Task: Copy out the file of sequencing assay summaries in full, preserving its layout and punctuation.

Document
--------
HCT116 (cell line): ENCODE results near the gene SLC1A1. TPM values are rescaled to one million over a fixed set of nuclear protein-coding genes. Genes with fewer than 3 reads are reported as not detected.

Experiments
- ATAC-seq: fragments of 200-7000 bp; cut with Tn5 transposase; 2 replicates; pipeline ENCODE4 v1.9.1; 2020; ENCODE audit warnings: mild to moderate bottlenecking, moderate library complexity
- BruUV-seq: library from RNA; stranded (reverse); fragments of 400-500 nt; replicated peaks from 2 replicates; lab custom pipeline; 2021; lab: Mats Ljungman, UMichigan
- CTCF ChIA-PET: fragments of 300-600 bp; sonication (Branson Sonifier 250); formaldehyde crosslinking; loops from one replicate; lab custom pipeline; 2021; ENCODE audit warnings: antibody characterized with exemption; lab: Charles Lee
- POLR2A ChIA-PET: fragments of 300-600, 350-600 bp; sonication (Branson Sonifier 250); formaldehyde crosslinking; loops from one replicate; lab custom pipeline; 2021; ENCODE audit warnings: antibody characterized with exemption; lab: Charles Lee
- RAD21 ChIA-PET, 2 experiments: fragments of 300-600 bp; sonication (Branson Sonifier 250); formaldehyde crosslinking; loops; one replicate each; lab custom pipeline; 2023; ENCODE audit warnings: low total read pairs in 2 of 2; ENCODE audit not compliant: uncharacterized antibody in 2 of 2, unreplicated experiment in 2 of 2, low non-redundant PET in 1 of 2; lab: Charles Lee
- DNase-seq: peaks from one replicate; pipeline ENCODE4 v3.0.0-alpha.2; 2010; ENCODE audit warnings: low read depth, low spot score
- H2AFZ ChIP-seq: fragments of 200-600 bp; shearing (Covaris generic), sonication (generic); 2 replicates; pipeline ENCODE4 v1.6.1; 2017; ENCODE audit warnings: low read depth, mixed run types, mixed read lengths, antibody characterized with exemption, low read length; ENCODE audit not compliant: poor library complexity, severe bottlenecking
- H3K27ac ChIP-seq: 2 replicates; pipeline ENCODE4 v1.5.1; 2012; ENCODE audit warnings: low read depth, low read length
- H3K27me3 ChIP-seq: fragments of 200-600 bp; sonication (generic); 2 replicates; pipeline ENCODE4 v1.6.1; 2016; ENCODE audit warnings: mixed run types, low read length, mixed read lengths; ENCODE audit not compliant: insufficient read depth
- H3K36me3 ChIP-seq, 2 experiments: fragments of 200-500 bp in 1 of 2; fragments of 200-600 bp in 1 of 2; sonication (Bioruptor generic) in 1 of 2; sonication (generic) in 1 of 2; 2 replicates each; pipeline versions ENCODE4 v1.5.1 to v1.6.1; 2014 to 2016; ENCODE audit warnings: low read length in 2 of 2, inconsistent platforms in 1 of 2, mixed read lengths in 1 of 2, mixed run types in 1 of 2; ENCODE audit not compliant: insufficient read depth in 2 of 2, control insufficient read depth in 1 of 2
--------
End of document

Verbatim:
HCT116 (cell line): ENCODE results near the gene SLC1A1. TPM values are rescaled to one million over a fixed set of nuclear protein-coding genes. Genes with fewer than 3 reads are reported as not detected.

Experiments
- ATAC-seq: fragments of 200-7000 bp; cut with Tn5 transposase; 2 replicates; pipeline ENCODE4 v1.9.1; 2020; ENCODE audit warnings: mild to moderate bottlenecking, moderate library complexity
- BruUV-seq: library from RNA; stranded (reverse); fragments of 400-500 nt; replicated peaks from 2 replicates; lab custom pipeline; 2021; lab: Mats Ljungman, UMichigan
- CTCF ChIA-PET: fragments of 300-600 bp; sonication (Branson Sonifier 250); formaldehyde crosslinking; loops from one replicate; lab custom pipeline; 2021; ENCODE audit warnings: antibody characterized with exemption; lab: Charles Lee
- POLR2A ChIA-PET: fragments of 300-600, 350-600 bp; sonication (Branson Sonifier 250); formaldehyde crosslinking; loops from one replicate; lab custom pipeline; 2021; ENCODE audit warnings: antibody characterized with exemption; lab: Charles Lee
- RAD21 ChIA-PET, 2 experiments: fragments of 300-600 bp; sonication (Branson Sonifier 250); formaldehyde crosslinking; loops; one replicate each; lab custom pipeline; 2023; ENCODE audit warnings: low total read pairs in 2 of 2; ENCODE audit not compliant: uncharacterized antibody in 2 of 2, unreplicated experiment in 2 of 2, low non-redundant PET in 1 of 2; lab: Charles Lee
- DNase-seq: peaks from one replicate; pipeline ENCODE4 v3.0.0-alpha.2; 2010; ENCODE audit warnings: low read depth, low spot score
- H2AFZ ChIP-seq: fragments of 200-600 bp; shearing (Covaris generic), sonication (generic); 2 replicates; pipeline ENCODE4 v1.6.1; 2017; ENCODE audit warnings: low read depth, mixed run types, mixed read lengths, antibody characterized with exemption, low read length; ENCODE audit not compliant: poor library complexity, severe bottlenecking
- H3K27ac ChIP-seq: 2 replicates; pipeline ENCODE4 v1.5.1; 2012; ENCODE audit warnings: low read depth, low read length
- H3K27me3 ChIP-seq: fragments of 200-600 bp; sonication (generic); 2 replicates; pipeline ENCODE4 v1.6.1; 2016; ENCODE audit warnings: mixed run types, low read length, mixed read lengths; ENCODE audit not compliant: insufficient read depth
- H3K36me3 ChIP-seq, 2 experiments: fragments of 200-500 bp in 1 of 2; fragments of 200-600 bp in 1 of 2; sonication (Bioruptor generic) in 1 of 2; sonication (generic) in 1 of 2; 2 replicates each; pipeline versions ENCODE4 v1.5.1 to v1.6.1; 2014 to 2016; ENCODE audit warnings: low read length in 2 of 2, inconsistent platforms in 1 of 2, mixed read lengths in 1 of 2, mixed run types in 1 of 2; ENCODE audit not compliant: insufficient read depth in 2 of 2, control insufficient read depth in 1 of 2